01 December 2017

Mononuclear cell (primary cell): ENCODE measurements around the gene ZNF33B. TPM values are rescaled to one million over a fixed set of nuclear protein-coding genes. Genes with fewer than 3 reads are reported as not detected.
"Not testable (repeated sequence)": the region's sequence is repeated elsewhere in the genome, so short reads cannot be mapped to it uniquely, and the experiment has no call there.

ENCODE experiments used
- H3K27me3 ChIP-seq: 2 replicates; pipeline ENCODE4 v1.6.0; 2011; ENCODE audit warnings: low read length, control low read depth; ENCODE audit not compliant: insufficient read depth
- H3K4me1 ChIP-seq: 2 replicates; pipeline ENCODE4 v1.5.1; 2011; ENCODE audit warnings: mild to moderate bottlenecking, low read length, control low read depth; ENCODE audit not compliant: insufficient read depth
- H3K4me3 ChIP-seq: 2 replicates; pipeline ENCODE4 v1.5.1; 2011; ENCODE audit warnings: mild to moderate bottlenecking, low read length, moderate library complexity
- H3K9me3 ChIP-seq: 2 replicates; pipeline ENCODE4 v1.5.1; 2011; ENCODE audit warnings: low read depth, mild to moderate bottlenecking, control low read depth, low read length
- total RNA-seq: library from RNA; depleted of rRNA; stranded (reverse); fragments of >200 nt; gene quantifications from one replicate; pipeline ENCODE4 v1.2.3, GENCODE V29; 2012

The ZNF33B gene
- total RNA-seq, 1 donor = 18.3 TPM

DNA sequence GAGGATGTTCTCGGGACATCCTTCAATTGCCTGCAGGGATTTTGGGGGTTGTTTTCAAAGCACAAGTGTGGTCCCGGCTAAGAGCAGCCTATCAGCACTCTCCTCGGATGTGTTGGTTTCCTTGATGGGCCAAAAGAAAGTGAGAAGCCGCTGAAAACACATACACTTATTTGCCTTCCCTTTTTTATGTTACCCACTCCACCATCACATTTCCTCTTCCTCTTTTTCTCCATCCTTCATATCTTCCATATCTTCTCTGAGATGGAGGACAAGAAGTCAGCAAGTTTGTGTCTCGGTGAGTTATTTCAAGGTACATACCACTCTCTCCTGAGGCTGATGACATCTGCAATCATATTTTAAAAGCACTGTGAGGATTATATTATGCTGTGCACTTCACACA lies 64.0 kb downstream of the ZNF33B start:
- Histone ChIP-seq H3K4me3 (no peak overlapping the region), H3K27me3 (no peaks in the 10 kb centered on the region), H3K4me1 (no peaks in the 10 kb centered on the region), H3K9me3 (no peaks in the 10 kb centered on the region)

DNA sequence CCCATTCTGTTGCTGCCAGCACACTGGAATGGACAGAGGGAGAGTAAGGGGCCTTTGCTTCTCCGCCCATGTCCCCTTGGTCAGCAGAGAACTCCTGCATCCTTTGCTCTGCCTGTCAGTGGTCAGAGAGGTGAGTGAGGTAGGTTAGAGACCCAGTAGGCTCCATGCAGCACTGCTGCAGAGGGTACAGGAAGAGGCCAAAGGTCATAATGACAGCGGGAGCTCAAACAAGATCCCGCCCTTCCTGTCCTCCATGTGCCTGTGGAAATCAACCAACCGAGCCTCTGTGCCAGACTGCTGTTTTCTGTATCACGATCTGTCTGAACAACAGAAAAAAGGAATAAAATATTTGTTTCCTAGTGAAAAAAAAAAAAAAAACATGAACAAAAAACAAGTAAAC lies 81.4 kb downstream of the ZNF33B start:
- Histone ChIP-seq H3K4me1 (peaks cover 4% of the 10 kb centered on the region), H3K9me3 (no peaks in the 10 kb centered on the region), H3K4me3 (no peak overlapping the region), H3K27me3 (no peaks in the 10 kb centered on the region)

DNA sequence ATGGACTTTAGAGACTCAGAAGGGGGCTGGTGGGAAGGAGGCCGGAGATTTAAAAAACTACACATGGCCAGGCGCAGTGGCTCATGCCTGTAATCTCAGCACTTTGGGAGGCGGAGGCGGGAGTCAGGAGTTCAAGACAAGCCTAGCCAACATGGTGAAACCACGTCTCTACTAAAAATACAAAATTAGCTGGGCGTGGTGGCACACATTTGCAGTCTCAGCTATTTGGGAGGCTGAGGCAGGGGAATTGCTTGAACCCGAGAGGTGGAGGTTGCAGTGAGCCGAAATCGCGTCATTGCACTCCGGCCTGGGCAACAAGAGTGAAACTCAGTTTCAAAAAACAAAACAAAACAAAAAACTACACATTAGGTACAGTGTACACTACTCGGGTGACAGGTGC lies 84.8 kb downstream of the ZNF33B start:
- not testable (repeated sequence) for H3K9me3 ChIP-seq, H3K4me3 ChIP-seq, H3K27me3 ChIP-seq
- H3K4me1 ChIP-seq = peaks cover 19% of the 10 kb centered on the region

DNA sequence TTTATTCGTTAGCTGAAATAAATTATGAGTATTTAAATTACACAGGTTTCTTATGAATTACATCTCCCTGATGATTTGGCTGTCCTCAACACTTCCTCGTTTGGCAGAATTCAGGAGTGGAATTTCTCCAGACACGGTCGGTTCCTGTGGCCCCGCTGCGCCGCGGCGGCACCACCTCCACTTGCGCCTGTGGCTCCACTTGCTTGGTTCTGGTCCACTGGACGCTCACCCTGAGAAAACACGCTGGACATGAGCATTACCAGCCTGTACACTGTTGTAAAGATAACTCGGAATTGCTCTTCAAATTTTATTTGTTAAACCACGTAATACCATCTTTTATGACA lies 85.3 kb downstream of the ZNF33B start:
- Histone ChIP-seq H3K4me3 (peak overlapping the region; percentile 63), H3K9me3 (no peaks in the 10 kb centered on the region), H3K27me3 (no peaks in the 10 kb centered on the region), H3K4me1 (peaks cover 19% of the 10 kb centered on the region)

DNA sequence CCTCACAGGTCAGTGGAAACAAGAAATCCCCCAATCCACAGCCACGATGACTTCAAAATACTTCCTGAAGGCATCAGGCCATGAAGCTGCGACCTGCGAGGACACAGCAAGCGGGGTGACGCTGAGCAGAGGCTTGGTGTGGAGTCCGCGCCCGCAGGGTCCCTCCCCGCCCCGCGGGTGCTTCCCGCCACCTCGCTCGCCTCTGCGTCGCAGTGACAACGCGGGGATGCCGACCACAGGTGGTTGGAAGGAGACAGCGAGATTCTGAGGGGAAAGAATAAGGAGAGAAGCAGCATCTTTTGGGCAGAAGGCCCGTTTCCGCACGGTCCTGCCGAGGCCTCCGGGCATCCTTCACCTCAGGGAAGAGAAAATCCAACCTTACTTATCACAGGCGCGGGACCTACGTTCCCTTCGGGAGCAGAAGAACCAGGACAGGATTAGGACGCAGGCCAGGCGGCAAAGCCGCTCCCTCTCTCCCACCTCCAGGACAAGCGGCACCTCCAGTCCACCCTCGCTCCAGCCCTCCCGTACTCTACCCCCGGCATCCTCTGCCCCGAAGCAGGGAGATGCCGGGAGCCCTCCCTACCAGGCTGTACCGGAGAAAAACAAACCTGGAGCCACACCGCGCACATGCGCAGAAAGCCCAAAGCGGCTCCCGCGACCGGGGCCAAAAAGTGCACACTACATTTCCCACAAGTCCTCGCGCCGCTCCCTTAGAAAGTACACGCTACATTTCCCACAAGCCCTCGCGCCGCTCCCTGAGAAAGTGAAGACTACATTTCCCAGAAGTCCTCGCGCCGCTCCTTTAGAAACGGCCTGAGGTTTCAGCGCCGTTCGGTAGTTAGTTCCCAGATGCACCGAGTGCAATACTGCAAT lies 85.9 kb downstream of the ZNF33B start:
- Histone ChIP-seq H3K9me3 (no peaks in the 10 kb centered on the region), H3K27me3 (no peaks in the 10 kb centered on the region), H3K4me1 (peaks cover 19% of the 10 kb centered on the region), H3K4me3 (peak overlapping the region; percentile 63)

Emerging and re-emerging diseases transmitted by blood feeding arthropods are significant global public health problems. Ticks transmit the greatest variety of pathogenic microorganisms of any blood feeding arthropod. Infectious agents transmitted by ticks are delivered to the vertebrate host together with saliva at the bite site. Tick salivary glands produce complex cocktails of bioactive molecules that facilitate blood feeding and pathogen transmission by modulating host hemostasis, pain/itch responses, wound healing, and both innate and adaptive immunity. In this study, we utilized Illumina Next Generation Sequencing to characterize the transcriptional immunoprofile of cutaneous immune responses to Ixodes ricinus transmitted tick-borne encephalitis virus (TBEV). A comparative immune gene expression analysis of TBEV-infected and uninfected tick feeding sites was performed. Our analysis reveals that ticks create an inflammatory environment at the bite site during the first 3 h of feeding, and significant differences in host responses were observed between TBEV-infected and uninfected tick feeding. Gene-expression analysis reveals modulation of inflammatory genes after 1 and 3 h of TBEV-infected tick feeding. Transcriptional levels of genes specific to chemokines and cytokines indicated a neutrophil-dominated immune response. Immunohistochemistry of the tick feeding site revealed that mononuclear phagocytes and fibroblasts are the primary target cells for TBEV infection and did not detect TBEV antigens in neutrophils. Together, the transcriptional and immunohistochemistry results suggest that early cutaneous host responses to TBEV-infected tick feeding are more inflammatory than expected and highlight the importance of inflammatory chemokine and cytokine pathways in tick-borne flavivirus transmission.